The 31-year-old Serb was serving while down 4-3, after being broken for the first time. Djokovic had already engaged with the crowd who were raucously cheering the Argentine. The atmosphere had finally got to him as he dropped three consecutive games after not facing a single break point in the first set.

This was the make-or-break moment, the exact same juncture when del Potro had roared to life to beat Roger Federer in the US Open final nine years ago. And there could well be an encore as Djokovic had a momentary lapse in concentration while faced with the dual attack from the crowd and del Potro’s groundstrokes.

The game went to deuce eight times, del Potro had a break chance three times, he almost made it as Djokovic committed his first double fault of the match. But the Serb activated his beast mode, the one that can annihilate anything and anyone in his path. He was aggressive from the middle of the court, rushed to the net, punched from the baseline and put the ball back in play, no matter what.

The “Tower of Tandil” threw it all down, every last weapon he could summon, but Djokovic made sure he fortified his side of the net, a zone that was already an unbreachable wall. He held serve and closed out the 95-minute long set in the Tiebreak.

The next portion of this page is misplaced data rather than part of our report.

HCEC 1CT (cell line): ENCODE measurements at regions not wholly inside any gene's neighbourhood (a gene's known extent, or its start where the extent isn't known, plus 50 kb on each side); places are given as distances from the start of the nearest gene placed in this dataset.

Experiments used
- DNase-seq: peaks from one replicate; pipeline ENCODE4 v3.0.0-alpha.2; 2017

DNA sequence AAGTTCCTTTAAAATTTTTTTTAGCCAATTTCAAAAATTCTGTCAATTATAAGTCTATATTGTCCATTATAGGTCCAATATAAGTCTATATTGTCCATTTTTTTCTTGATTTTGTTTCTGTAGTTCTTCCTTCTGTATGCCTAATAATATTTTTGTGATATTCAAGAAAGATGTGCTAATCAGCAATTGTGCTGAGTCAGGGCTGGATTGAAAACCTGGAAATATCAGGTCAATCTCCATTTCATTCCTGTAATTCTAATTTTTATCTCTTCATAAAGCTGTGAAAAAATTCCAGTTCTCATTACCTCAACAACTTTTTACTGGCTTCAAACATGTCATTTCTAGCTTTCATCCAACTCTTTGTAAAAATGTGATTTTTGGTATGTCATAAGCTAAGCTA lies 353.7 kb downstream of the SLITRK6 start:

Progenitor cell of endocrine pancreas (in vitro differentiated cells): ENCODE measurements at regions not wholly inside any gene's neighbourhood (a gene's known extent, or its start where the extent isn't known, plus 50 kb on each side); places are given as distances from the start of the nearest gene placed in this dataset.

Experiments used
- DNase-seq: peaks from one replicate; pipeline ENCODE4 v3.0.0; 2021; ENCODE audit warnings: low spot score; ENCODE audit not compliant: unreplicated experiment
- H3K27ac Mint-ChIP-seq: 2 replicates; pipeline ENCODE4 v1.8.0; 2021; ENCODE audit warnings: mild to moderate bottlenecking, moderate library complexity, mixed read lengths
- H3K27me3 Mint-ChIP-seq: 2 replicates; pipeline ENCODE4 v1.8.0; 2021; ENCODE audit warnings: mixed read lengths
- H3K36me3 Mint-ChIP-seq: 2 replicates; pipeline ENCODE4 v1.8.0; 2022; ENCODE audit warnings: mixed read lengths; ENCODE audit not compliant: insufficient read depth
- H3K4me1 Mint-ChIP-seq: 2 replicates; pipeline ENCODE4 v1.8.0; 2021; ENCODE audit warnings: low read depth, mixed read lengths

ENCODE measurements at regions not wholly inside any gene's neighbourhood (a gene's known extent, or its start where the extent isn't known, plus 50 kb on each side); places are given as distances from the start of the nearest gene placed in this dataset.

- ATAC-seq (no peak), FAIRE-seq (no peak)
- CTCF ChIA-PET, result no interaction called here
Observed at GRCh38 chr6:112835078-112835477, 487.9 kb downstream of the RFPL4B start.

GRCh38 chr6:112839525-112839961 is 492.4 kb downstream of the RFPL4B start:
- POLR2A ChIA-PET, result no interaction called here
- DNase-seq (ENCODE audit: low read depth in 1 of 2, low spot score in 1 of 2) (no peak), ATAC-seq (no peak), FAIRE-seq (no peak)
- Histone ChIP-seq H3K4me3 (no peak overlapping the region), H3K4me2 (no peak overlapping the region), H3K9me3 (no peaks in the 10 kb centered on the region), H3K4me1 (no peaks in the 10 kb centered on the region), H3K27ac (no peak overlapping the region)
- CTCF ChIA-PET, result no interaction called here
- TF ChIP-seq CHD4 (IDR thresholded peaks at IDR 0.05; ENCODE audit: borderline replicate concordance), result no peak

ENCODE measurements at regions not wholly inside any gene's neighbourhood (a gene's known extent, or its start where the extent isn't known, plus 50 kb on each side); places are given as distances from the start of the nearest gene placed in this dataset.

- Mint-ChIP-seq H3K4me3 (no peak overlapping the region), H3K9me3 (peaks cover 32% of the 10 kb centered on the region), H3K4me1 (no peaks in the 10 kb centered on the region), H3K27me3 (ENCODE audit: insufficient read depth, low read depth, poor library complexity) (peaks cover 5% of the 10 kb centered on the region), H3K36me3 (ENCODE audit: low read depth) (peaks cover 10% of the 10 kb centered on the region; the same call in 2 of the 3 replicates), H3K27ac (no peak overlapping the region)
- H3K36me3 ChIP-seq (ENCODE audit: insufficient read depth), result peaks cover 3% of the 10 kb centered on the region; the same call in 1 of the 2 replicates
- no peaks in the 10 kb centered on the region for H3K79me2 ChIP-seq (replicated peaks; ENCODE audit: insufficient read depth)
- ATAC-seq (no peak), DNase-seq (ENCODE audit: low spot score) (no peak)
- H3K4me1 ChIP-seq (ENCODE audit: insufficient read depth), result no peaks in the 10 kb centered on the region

On his part, del Potro was let down by his trusty forehand in the big moment and he had no Plan B. He employed his serve and groundstrokes with all the force he could muster, but without a game plan, throwing anything at Djokovic at full speed is as good as a boomerang.

The third seed mounted a last-gasp offense in the third set, which even got a racquet clap from Djokovic. But then came another gruelling rally which showed just how tough an athlete, how determined a competitor, and how devastating a returner Novak Djokovic is.